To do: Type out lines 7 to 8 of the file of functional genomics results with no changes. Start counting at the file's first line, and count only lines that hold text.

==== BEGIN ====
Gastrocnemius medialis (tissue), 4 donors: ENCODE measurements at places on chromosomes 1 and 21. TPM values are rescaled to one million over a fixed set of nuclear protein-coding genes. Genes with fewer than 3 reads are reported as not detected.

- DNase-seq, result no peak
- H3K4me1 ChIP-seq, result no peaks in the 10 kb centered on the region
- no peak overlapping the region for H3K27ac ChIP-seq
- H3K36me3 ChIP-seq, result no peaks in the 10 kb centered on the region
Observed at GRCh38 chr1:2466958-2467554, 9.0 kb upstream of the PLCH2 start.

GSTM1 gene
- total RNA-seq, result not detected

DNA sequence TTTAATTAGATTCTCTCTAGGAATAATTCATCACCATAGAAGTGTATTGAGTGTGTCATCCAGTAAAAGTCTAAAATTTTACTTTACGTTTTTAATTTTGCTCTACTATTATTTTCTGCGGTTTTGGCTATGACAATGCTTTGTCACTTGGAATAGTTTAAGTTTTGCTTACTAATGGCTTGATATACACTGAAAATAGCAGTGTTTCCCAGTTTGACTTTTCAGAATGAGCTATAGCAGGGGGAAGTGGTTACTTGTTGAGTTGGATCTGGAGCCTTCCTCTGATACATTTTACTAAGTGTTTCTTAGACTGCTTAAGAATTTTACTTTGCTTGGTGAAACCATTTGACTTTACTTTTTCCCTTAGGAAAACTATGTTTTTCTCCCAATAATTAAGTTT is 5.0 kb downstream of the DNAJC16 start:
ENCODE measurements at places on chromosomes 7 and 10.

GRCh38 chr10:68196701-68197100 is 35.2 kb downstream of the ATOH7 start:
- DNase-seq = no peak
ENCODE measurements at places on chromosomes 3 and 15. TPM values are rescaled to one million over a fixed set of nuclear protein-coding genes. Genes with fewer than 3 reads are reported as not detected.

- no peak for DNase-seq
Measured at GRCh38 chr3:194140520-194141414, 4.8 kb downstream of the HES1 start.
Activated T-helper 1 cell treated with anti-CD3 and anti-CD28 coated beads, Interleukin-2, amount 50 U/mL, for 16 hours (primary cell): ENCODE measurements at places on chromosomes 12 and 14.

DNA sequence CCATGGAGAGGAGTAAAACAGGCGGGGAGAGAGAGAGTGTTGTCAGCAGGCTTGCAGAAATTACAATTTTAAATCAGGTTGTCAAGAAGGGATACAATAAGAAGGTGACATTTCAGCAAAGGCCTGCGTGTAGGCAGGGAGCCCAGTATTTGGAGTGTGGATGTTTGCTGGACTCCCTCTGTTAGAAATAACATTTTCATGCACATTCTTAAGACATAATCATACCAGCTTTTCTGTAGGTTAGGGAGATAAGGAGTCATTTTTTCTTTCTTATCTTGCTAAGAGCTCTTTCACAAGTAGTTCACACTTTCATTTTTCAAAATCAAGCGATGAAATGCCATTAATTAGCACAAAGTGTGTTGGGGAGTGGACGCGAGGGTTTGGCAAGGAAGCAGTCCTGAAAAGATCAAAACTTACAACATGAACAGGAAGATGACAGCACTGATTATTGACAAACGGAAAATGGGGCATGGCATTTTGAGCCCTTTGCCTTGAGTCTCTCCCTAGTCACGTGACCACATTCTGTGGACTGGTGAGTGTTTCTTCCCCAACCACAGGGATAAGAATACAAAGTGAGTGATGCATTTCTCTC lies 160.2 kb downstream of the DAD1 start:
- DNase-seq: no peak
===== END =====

GSTM1 gene
- total RNA-seq, result not detected